FDM Group, a Global Workforce Development Partner to Microsoft, hosted a future of Artificial Intelligence event, shedding light on AI’s transformative powers, showcasing real-world examples and providing valuable insights for organisations planning their own AI adoption journeys.
The event highlighted the importance of how the tech industry needs to be better equipped to provide the appropriate education to upskill their workforce, how businesses should be afforded better access to a skilled workforce, and how DE&I plays a key role in solving the skills gap.
Following the event, Microsoft, FDM and industry leaders, including Sophie Gray – Director of Business Applications (Microsoft), Jacqueline de Rojas (Co-chair, Institute of Coding / Former President, techUK / President, Digital Leaders) and Jonathan Young – Group CIO (FDM Group), convened to explore the strategies, challenges and success stories surrounding the adoption of AI technologies, providing a guide for organisations looking to explore the adoption of new AI technology.
A recent Microsoft report found that 69 per cent of business leaders feel that their organisation suffers from a digital skills gap, which is only set to widen as businesses review their digital and AI transformation strategies.
Sophie Gray, Director of Business Applications at Microsoft,commented: “Generative AI is a fascinating and promising topic, enabling new possibilities for innovation, efficiency, and quality across all industries. The future of Generative AI is not only about what it can do, but also how it can do it. Human values, goals, and expectations must thrive to unlock maximum opportunity.”
Earlier this year Microsoft released its roadmap around AI Solutions, including Bing Chat Enterprise, Microsoft 365 Copilot and Microsoft Fabric.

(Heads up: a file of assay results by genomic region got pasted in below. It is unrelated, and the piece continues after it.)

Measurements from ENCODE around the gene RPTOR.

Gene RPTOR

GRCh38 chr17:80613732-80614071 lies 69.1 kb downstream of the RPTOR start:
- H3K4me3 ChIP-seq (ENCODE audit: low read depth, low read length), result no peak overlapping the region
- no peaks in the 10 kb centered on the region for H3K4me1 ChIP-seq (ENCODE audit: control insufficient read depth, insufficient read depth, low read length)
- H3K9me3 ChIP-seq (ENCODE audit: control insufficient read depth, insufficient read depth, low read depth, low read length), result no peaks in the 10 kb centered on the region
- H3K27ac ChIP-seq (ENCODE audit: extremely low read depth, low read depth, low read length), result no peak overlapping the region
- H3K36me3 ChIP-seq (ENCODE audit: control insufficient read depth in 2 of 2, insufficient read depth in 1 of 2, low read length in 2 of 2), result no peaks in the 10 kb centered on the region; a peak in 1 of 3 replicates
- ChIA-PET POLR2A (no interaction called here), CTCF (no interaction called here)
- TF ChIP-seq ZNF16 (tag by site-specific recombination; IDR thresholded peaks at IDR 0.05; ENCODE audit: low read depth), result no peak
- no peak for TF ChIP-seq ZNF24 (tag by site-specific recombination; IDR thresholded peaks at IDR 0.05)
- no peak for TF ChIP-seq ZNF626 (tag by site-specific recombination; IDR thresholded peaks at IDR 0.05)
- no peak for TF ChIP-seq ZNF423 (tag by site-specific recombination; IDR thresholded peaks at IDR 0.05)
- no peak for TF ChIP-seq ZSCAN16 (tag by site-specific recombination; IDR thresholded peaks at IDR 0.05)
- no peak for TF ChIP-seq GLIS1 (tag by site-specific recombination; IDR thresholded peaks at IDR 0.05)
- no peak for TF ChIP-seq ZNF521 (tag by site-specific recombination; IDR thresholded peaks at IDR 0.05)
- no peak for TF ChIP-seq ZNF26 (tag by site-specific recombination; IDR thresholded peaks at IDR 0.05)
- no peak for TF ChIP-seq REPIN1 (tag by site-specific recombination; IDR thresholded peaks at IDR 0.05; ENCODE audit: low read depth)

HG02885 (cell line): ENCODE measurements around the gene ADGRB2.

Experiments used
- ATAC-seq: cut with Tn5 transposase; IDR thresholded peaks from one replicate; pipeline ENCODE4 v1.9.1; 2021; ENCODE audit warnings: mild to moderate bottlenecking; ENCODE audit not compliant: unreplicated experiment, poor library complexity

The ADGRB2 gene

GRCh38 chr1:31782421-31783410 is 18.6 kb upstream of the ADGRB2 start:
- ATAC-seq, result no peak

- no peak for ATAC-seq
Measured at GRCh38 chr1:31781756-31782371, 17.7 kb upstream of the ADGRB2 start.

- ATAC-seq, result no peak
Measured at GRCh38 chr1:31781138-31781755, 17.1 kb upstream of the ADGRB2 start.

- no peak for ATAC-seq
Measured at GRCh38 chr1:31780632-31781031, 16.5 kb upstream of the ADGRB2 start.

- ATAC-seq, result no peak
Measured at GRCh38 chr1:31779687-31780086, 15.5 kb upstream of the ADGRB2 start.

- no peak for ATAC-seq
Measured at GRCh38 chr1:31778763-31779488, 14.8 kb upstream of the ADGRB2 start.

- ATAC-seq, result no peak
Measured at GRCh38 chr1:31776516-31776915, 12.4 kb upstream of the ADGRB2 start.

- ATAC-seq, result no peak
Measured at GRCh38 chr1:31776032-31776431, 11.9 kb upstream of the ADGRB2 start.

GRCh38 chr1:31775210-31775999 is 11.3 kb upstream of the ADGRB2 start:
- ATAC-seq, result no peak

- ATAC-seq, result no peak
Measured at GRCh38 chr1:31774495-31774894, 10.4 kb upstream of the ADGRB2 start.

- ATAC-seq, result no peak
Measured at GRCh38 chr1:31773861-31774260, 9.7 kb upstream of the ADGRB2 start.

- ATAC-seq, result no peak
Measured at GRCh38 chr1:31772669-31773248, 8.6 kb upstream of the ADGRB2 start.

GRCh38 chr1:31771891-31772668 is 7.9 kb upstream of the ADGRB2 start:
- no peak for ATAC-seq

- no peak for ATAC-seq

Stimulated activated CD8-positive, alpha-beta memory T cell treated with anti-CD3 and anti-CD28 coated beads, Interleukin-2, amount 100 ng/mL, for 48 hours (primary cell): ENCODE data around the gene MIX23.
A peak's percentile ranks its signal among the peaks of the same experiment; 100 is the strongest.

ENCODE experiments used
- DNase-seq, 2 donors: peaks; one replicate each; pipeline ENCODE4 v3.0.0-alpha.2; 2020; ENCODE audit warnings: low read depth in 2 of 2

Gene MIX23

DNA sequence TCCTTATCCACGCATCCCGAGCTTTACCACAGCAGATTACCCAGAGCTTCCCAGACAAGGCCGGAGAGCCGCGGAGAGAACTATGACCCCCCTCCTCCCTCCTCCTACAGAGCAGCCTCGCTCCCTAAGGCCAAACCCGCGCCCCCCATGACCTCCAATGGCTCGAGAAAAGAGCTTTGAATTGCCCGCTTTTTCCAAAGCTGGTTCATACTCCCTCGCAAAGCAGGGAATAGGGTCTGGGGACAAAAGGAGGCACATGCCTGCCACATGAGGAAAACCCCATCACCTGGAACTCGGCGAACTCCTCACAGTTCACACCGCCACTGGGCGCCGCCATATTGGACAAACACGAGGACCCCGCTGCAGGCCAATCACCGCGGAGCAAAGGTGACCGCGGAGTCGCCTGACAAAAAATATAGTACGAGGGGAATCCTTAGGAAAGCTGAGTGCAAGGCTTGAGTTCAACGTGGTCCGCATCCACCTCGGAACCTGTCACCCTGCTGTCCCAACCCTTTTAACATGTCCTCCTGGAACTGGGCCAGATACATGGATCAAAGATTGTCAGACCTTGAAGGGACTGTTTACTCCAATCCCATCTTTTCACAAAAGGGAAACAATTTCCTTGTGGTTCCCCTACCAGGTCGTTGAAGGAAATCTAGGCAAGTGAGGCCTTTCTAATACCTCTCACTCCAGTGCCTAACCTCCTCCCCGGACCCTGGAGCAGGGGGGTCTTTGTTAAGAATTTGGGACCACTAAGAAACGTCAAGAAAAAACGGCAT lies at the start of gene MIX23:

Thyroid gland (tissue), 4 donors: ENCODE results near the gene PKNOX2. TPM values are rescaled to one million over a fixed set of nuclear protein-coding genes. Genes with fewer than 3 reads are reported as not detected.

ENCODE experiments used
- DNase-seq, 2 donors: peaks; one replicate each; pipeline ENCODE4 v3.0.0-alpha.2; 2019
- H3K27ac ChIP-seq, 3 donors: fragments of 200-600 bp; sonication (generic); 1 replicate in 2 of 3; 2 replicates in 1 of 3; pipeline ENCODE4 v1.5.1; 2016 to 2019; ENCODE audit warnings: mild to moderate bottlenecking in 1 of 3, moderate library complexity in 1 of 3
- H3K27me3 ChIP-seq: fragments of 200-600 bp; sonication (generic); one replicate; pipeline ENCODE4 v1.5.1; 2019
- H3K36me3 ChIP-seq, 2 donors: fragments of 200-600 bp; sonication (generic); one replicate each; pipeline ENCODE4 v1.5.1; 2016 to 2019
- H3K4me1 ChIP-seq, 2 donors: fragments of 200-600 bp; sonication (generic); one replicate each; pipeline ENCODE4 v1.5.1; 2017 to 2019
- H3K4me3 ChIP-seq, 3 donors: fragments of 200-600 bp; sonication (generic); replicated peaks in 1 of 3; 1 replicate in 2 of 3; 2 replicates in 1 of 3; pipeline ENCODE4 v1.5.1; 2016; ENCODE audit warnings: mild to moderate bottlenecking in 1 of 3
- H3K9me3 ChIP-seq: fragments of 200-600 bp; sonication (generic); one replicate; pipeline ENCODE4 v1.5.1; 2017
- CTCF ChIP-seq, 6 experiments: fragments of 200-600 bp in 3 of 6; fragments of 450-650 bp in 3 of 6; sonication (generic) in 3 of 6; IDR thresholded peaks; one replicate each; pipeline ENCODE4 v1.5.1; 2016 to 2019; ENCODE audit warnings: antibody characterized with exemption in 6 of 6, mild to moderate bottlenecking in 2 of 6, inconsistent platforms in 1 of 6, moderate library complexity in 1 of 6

Jonathan Young, Group Chief Information Officer at FDM Group, is currently doing research into using AI to identify and close the digital skills gap. He comments “I strongly believe that, if we are to address this issue, we should be thinking about the “missing 10% and the missing 34%”. By this I mean the missing 10% of BAME employees in the technology industry and the missing 34% of women.” And he further mentioned, “It’s early days in our work but the initial data gathering is extremely encouraging and some initial ‘passes’ with some AI engines have shown that the data is rich and starts to reveal some interesting patterns. I guess it’s a case of ‘watch this space’.”
Jacqueline de Rojas – Co-chair, Institute of Coding / Board Member & Former President, techUK / President, Digital Leaders – commented: “Generative AI is a significant technological shift, which is changing the way we do things at scale and at speed. It offers creativity, efficiency, and the potential for positive change, making it a thrilling and promising technology for humans to embrace and shape our digital future.
However, its effectiveness and potential for positive impact heavily depends on the availability of high-quality and DIVERSE data, which must serve as the foundation for training and refining AI systems, which work for everybody. #inclusionmatters”